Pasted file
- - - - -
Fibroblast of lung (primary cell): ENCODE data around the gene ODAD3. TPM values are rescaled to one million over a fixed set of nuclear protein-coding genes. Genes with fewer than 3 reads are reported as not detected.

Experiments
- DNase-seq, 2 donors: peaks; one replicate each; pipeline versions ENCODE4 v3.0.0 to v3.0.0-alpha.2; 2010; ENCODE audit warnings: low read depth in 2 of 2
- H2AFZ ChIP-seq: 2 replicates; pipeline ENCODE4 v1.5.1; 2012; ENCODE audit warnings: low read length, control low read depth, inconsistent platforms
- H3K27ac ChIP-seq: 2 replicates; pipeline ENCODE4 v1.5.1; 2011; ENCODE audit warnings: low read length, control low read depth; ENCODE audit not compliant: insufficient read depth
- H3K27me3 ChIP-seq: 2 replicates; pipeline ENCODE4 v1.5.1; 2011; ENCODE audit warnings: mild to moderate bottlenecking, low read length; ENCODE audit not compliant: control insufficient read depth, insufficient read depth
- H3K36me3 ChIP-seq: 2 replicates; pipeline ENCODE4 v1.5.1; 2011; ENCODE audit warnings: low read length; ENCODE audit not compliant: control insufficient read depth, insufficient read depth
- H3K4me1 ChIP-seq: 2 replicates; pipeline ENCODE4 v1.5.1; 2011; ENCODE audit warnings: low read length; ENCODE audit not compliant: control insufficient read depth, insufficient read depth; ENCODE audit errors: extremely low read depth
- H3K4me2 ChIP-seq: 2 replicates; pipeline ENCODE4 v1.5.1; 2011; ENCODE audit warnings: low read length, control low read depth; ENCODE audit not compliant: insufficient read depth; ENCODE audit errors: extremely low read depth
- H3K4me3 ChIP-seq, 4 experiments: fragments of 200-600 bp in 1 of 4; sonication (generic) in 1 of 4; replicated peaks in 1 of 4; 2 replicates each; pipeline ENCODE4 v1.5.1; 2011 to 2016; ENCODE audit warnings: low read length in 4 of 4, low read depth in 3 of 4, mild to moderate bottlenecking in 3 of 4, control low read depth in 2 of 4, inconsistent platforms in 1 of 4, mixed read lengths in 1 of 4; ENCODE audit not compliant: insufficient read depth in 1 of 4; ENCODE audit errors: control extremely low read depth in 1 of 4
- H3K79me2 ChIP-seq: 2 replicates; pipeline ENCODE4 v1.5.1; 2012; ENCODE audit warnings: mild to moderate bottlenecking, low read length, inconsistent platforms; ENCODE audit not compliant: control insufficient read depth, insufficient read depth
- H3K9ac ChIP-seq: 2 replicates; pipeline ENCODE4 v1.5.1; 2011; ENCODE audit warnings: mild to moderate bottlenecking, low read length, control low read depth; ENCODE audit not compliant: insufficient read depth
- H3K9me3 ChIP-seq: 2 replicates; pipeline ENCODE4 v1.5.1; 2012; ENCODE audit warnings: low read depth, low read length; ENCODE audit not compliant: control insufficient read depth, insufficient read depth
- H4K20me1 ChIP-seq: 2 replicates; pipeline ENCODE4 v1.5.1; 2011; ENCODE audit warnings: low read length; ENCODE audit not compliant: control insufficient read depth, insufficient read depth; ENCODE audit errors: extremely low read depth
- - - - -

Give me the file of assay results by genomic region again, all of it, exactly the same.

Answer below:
Fibroblast of lung (primary cell): ENCODE data around the gene ODAD3. TPM values are rescaled to one million over a fixed set of nuclear protein-coding genes. Genes with fewer than 3 reads are reported as not detected.

Experiments
- DNase-seq, 2 donors: peaks; one replicate each; pipeline versions ENCODE4 v3.0.0 to v3.0.0-alpha.2; 2010; ENCODE audit warnings: low read depth in 2 of 2
- H2AFZ ChIP-seq: 2 replicates; pipeline ENCODE4 v1.5.1; 2012; ENCODE audit warnings: low read length, control low read depth, inconsistent platforms
- H3K27ac ChIP-seq: 2 replicates; pipeline ENCODE4 v1.5.1; 2011; ENCODE audit warnings: low read length, control low read depth; ENCODE audit not compliant: insufficient read depth
- H3K27me3 ChIP-seq: 2 replicates; pipeline ENCODE4 v1.5.1; 2011; ENCODE audit warnings: mild to moderate bottlenecking, low read length; ENCODE audit not compliant: control insufficient read depth, insufficient read depth
- H3K36me3 ChIP-seq: 2 replicates; pipeline ENCODE4 v1.5.1; 2011; ENCODE audit warnings: low read length; ENCODE audit not compliant: control insufficient read depth, insufficient read depth
- H3K4me1 ChIP-seq: 2 replicates; pipeline ENCODE4 v1.5.1; 2011; ENCODE audit warnings: low read length; ENCODE audit not compliant: control insufficient read depth, insufficient read depth; ENCODE audit errors: extremely low read depth
- H3K4me2 ChIP-seq: 2 replicates; pipeline ENCODE4 v1.5.1; 2011; ENCODE audit warnings: low read length, control low read depth; ENCODE audit not compliant: insufficient read depth; ENCODE audit errors: extremely low read depth
- H3K4me3 ChIP-seq, 4 experiments: fragments of 200-600 bp in 1 of 4; sonication (generic) in 1 of 4; replicated peaks in 1 of 4; 2 replicates each; pipeline ENCODE4 v1.5.1; 2011 to 2016; ENCODE audit warnings: low read length in 4 of 4, low read depth in 3 of 4, mild to moderate bottlenecking in 3 of 4, control low read depth in 2 of 4, inconsistent platforms in 1 of 4, mixed read lengths in 1 of 4; ENCODE audit not compliant: insufficient read depth in 1 of 4; ENCODE audit errors: control extremely low read depth in 1 of 4
- H3K79me2 ChIP-seq: 2 replicates; pipeline ENCODE4 v1.5.1; 2012; ENCODE audit warnings: mild to moderate bottlenecking, low read length, inconsistent platforms; ENCODE audit not compliant: control insufficient read depth, insufficient read depth
- H3K9ac ChIP-seq: 2 replicates; pipeline ENCODE4 v1.5.1; 2011; ENCODE audit warnings: mild to moderate bottlenecking, low read length, control low read depth; ENCODE audit not compliant: insufficient read depth
- H3K9me3 ChIP-seq: 2 replicates; pipeline ENCODE4 v1.5.1; 2012; ENCODE audit warnings: low read depth, low read length; ENCODE audit not compliant: control insufficient read depth, insufficient read depth
- H4K20me1 ChIP-seq: 2 replicates; pipeline ENCODE4 v1.5.1; 2011; ENCODE audit warnings: low read length; ENCODE audit not compliant: control insufficient read depth, insufficient read depth; ENCODE audit errors: extremely low read depth